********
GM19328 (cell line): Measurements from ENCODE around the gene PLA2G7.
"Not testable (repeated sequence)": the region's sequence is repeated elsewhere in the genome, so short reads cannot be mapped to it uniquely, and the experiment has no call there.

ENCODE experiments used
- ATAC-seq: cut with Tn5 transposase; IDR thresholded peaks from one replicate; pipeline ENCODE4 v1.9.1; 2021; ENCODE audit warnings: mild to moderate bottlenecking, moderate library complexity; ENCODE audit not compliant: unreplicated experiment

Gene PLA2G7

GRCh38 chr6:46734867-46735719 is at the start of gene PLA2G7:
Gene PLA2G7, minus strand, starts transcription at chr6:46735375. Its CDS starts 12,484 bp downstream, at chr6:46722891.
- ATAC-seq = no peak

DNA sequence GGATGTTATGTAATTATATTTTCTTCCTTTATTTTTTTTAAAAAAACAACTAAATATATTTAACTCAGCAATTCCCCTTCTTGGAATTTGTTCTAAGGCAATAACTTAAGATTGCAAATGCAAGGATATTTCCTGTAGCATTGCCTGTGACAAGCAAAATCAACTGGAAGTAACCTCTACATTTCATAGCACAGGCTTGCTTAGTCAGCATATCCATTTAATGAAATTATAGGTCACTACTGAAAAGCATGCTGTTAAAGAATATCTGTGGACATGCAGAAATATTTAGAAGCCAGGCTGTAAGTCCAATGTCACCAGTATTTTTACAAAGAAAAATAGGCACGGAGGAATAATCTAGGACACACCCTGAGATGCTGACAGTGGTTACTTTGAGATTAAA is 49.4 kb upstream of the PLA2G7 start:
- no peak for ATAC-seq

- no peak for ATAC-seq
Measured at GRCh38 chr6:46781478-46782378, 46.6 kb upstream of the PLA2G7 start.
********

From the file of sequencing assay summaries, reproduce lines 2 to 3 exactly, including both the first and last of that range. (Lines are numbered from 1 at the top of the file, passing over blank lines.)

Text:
"Not testable (repeated sequence)": the region's sequence is repeated elsewhere in the genome, so short reads cannot be mapped to it uniquely, and the experiment has no call there.

ENCODE experiments used